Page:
Have you ever felt your feedback fall on deaf ears? Don't worry, you can change your style and provide feedback with the sandwich technique, a method that consists of beginning the comment with a positive and encouraging statement, followed by constructive criticism and then a few positive words. Positive affirmations are the "bread" of the sandwich and criticism is the "filling." Regardless of whether you are a boss, a teacher, or a family member, you may find this technique useful! You can also focus on finding a way to provide effective feedback in any type of situation.
Method 1 of 3: Make Positive Affirmations
Step 1. Start with a compliment
Start the conversation by saying something positive to your interlocutor. The goal is to open up the dialogue with a positive tone, as it will help keep the other person from getting defensive.
For example, you can say, "Great that your sales increased last month!"
Step 2. Be specific
Make sure the compliment is unambiguous or unclear. Otherwise, your interlocutor may feel that your feedback does not apply directly to him. Include direct statements about your performance.
For example, you can say to your child, "Thomas, I am proud of you for having used dialogue to solve the problem with your sister."
Step 3. Be sincere
Don't praise the other for commitment. Otherwise, you may appear to be fake and damage your credibility. Find something that you really feel the other person did well to bring up.
For example, you can say, “Juan, you've worked really hard to make your emails sound more polite. All the members of your team appreciate it”
Step 4. End with an encouraging statement
Complete your comment by offering a few additional positive words. This is the second slice of bread in a sandwich feedback that will help ensure that the conversation ends on a positive note.
- For example, you can say, “Laura, you have prepared an excellent introduction to the work. I look forward to helping you develop the thesis”.
- You can also reiterate the initial positive affirmation such as, "As I mentioned, I really notice your effort to write more constructive emails."
Method 2 of 3: Give Tips for Improvement
Step 1. Offer constructive criticism
The goal is not to simply tell the other what they are doing wrong. Constructive criticism implies that you also provide some ideas for improvement. Tell him what he is doing wrong and how he can fix it.
For example, you can say, “Your sales are close to 20% below your goal and you haven't met your goals for the past three months. Let's work together to expand your network and improve your speech”
Step 2. Be direct
Don't dodge the question. Try to get straight to the point. After providing a positive affirmation, offer the feedback clearly and directly.
For example, you can say "You need to improve sales next month or we will have to re-evaluate your role on the team."
Step 3. Be brief
Don't beat around the bush. Your statement should be direct and brief. You can follow up on the matter later. When offering sandwich feedback, be brief so your message is easily understood.
If you have to provide written feedback, the “filler” may not be more than one paragraph
Step 4. Give clear advice
The goal of providing feedback is to help the other person be successful. Avoid telling him what you need him to do in vague terms. Instead, tell him what specific goals he needs to achieve.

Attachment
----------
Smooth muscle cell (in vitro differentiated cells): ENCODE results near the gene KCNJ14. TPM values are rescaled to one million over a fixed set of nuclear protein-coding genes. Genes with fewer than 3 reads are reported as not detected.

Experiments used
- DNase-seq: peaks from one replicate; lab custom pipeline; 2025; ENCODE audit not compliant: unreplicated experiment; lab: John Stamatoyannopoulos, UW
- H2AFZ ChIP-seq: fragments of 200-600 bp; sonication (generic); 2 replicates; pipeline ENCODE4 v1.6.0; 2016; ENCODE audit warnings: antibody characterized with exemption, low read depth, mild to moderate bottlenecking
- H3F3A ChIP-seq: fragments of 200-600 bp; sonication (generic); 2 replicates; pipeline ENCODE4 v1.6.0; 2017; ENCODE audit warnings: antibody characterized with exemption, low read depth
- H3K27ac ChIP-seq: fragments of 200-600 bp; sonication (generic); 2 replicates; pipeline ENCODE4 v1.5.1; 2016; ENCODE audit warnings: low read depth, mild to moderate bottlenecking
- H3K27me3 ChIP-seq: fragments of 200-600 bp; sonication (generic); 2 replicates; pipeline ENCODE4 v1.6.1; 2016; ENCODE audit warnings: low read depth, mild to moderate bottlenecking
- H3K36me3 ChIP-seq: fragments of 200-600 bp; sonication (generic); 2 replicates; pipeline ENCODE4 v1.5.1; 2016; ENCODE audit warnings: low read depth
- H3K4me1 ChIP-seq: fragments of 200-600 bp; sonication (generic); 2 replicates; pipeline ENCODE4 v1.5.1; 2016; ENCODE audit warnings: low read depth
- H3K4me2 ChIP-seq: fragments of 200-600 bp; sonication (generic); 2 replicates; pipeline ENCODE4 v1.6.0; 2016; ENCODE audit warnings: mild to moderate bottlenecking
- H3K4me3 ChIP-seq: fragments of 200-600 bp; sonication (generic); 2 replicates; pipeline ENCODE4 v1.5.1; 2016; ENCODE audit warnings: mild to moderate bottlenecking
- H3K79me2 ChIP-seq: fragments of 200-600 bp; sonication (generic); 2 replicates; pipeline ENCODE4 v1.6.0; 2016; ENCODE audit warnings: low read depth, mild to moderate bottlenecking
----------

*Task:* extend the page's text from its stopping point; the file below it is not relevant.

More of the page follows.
You can say, “You need to meet your sales targets every month. Let's work together to adjust the goal until we can reach the original goal. We will have to meet every week to discuss your progress. "
Method 3 of 3: Provide Effective Feedback
Step 1. Be objective
Avoid using first-person statements like "I don't like how you did this" or "I feel like you're not trying hard enough." Instead, use the facts to back up the points you make. You can say, "You haven't turned in the last three assignments, which shows a lack of commitment to the class."
Step 2. Focus on the situation, not the person
Put aside your personal emotions. Undoubtedly, it is possible that you feel some negativity towards the person or you simply do not get along with them. However, don't let that get across and influence the criticism you want to offer.
Instead of saying, "You're not helping the team," try saying, "Your colleagues get frustrated when you don't show up for meetings on time."
Step 3. Offer suggestions for specific tasks
Avoid unclear suggestions to improve performance. Phrases like "You need to improve" are not very helpful. Instead, talk about the issue itself that needs improvement.
- Make sure your feedback is viable. Provide the other person with tangible things to do.
- Instead of saying, "You need to help out more around the house," try saying, "You have to make the bed and feed the dog every morning before going to school."
Step 4. Offer your feedback in a timely manner
Try to provide feedback when it's still helpful. If you wait until you are completely dissatisfied, there may not be much time to salvage the situation. Address problems as soon as you notice them. If you provide feedback in the right way, it could help make the other person better.
Don't wait for a student to fail your classes to give them feedback. Instead, talk to him to find out how he can improve throughout the semester
- Make eye contact to show that you have an interest in actively participating in the conversation.
- Offer negative feedback in private.
- Be considerate of the feelings of others.